display means for displaying information relating to the quality of transmission.
2. The system as claimed in claim 1, the camera comprising image coding means introducing redundant information for error correction.
3. The system as claimed in claim 1, wherein the image transmission is achieved by using a constellation modulation.
4. The system as claimed in claim 1, wherein the evaluation means are placed in the base station and wherein the evaluation of the quality of transmission is achieved on receipt of the images.
5. The system as claimed in claim 4, wherein the display means are placed in the base station.
6. The system as claimed in claim 4, in which the base station comprises a return path transmitter, the camera comprising means of reception for information communicated via a return path, wherein information relating to the quality of transmission of the images is sent by the return path, and wherein the camera comprises the display means.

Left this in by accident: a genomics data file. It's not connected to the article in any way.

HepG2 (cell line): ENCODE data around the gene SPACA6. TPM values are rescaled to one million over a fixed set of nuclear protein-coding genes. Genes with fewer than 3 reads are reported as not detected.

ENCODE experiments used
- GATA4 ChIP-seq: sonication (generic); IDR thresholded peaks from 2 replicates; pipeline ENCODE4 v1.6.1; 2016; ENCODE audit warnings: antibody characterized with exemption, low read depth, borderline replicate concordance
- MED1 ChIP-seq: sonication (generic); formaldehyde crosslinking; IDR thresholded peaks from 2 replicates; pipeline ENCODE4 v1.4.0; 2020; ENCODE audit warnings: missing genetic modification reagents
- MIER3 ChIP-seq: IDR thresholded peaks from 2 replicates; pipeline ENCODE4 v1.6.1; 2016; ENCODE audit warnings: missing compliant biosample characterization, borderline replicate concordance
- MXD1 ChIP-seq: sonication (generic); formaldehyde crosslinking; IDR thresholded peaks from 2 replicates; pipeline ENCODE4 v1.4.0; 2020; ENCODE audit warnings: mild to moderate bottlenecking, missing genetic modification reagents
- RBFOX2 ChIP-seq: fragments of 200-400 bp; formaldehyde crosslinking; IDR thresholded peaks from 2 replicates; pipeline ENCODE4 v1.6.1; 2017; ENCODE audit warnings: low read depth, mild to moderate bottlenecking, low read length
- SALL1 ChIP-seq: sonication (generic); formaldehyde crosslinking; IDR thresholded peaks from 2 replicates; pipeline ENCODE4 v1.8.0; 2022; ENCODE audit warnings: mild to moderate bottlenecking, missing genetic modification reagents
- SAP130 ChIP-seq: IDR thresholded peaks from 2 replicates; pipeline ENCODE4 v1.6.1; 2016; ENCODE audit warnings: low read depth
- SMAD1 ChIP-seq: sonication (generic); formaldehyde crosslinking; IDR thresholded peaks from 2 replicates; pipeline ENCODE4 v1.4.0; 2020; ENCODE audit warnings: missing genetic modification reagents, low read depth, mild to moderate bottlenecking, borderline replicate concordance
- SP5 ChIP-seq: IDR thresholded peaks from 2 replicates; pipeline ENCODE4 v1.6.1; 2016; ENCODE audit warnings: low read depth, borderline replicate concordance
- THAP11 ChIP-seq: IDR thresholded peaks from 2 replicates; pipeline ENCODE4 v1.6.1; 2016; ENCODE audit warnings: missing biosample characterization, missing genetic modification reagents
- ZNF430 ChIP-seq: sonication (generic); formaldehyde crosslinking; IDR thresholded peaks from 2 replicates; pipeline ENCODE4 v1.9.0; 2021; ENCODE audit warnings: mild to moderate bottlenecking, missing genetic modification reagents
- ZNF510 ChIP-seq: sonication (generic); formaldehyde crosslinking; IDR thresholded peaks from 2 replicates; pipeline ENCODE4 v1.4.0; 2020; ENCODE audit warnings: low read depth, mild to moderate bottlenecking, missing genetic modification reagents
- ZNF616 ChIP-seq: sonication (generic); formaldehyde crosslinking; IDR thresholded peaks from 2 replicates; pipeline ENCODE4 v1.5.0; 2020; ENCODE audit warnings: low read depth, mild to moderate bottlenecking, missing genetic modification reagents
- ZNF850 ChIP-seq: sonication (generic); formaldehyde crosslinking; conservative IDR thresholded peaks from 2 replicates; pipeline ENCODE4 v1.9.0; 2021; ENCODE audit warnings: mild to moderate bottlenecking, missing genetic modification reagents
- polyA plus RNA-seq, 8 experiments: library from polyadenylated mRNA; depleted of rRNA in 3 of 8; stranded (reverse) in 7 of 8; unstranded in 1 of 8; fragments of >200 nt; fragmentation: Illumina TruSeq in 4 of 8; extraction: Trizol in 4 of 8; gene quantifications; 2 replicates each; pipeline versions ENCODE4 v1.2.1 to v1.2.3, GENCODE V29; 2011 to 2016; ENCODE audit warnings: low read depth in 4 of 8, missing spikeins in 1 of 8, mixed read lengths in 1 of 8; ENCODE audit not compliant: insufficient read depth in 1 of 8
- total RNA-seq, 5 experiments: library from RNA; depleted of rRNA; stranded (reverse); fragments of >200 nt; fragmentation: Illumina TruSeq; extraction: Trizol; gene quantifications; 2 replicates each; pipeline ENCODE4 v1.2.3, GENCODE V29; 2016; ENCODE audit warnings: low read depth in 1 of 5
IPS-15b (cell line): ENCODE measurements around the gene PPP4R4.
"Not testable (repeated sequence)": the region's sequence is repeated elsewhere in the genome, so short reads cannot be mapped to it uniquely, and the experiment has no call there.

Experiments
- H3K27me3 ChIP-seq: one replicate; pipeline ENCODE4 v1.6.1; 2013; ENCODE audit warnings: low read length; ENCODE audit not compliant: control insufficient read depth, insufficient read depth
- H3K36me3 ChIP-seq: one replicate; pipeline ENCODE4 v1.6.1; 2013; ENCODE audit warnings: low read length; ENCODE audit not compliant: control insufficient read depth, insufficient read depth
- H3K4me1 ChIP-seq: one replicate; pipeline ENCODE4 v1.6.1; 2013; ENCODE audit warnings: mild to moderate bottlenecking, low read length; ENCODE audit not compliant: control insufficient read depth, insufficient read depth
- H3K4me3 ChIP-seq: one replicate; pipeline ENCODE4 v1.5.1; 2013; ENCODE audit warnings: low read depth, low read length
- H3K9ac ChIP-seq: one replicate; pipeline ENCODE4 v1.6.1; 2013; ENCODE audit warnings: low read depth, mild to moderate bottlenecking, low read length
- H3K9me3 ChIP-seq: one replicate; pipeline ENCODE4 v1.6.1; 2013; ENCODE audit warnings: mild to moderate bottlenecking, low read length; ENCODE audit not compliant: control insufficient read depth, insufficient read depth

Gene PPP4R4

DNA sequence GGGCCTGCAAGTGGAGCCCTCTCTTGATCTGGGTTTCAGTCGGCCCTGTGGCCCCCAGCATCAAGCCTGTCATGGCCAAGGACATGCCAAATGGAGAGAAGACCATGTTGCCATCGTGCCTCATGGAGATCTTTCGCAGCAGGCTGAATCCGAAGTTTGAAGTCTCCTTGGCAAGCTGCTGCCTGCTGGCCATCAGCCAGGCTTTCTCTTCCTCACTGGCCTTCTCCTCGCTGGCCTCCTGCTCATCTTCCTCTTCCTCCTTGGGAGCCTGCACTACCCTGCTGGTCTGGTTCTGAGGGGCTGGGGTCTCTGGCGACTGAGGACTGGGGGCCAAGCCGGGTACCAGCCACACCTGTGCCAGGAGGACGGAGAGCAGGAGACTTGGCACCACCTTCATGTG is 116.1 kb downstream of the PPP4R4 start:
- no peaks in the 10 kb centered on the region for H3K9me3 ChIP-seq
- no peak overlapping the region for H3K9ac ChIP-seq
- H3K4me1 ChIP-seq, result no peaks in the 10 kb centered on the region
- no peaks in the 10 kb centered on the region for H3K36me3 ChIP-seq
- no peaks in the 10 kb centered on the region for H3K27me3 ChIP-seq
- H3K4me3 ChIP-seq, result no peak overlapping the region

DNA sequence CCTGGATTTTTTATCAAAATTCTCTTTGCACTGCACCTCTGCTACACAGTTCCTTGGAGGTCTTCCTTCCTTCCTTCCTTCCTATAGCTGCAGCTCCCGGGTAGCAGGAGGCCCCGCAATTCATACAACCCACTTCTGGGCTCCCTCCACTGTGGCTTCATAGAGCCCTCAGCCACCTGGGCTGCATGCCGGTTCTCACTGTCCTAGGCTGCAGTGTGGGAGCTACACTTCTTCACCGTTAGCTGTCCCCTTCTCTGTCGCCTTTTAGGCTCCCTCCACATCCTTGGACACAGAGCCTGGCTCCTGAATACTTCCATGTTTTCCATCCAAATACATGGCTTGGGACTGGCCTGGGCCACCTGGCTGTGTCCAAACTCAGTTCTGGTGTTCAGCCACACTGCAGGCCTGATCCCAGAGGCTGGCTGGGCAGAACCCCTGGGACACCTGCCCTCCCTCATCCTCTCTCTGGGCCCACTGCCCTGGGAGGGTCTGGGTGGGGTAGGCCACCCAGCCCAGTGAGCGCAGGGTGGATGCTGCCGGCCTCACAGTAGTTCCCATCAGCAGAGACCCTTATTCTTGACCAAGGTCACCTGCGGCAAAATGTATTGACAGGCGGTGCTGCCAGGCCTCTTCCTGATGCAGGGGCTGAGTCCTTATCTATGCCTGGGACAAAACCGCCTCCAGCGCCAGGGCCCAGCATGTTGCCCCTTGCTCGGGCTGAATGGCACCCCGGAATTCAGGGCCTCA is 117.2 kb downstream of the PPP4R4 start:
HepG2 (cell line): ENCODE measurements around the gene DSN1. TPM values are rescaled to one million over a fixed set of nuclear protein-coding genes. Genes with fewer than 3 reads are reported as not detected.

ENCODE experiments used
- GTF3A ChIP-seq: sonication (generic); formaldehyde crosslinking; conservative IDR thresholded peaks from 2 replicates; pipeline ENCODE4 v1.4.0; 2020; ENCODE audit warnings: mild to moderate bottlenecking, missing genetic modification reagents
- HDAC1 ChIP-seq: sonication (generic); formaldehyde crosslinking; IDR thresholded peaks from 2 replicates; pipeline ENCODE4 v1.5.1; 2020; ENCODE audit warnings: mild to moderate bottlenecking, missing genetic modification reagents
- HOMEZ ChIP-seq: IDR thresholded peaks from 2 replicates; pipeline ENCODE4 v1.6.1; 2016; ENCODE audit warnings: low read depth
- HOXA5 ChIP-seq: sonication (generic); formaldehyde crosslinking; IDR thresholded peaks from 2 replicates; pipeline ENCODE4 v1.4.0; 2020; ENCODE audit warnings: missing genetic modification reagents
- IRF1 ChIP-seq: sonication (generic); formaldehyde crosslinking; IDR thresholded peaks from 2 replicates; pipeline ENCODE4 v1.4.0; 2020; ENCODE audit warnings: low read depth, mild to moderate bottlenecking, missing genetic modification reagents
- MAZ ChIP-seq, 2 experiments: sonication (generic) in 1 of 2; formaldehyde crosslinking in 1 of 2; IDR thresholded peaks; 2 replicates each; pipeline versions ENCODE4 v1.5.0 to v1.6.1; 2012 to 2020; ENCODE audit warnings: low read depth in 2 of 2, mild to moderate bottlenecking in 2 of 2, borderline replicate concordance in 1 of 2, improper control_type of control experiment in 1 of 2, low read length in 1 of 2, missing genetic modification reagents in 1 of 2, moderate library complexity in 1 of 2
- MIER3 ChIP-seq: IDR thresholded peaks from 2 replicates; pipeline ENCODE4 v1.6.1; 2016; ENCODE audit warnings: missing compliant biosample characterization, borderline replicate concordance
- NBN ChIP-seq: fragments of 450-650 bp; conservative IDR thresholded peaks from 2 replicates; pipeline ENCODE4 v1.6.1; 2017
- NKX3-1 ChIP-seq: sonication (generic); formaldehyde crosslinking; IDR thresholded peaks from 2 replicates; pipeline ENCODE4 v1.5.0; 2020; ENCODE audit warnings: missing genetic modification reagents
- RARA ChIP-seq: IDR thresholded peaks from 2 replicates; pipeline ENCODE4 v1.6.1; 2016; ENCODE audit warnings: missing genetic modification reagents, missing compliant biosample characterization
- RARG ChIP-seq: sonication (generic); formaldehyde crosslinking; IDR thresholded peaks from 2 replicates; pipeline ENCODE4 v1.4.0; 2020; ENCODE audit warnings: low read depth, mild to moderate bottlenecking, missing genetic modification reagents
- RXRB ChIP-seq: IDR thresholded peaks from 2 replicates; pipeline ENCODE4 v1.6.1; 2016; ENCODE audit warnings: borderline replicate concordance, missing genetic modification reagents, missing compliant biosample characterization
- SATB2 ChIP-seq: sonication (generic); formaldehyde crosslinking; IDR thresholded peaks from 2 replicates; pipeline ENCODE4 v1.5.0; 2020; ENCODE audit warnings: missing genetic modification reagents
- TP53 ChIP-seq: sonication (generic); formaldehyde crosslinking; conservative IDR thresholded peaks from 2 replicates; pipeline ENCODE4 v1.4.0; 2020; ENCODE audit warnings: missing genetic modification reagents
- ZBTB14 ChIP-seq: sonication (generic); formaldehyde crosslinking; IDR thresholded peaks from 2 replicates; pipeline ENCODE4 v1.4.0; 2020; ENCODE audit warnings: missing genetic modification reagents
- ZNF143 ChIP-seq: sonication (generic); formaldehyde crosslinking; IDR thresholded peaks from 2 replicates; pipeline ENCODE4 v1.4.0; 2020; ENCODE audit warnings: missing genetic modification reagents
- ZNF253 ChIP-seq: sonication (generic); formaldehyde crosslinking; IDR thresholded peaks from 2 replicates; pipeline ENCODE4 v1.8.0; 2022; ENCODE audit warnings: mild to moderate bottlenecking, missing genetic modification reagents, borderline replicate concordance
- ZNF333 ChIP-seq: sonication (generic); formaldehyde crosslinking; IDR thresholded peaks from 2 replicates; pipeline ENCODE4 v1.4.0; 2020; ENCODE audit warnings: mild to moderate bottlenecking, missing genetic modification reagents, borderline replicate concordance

7. The system as claimed in claim 6, wherein the display means display a transmission ratio with a first colour when the ratio corresponds to correct transmission and with a second colour when the ratio corresponds to fatal transmission.
8. The video camera system as claimed in claim 1, wherein the quality of transmission is defined by a reception quality ratio (QR).
9. A video camera comprising:
image acquisition means,
means of radio transmission for transmitting the acquired images using a constellation modulation,
image coding means for introducing redundant information in the acquired images for enabling error correction, and
display means for displaying a quality of transmission of the images, wherein said quality of transmission is determined by measuring a gain required for correct reception of the images, a number of errors corrected by a decoding means, and a modulation error ratio corresponding to an average of discrepancies between symbols received and transmission symbols.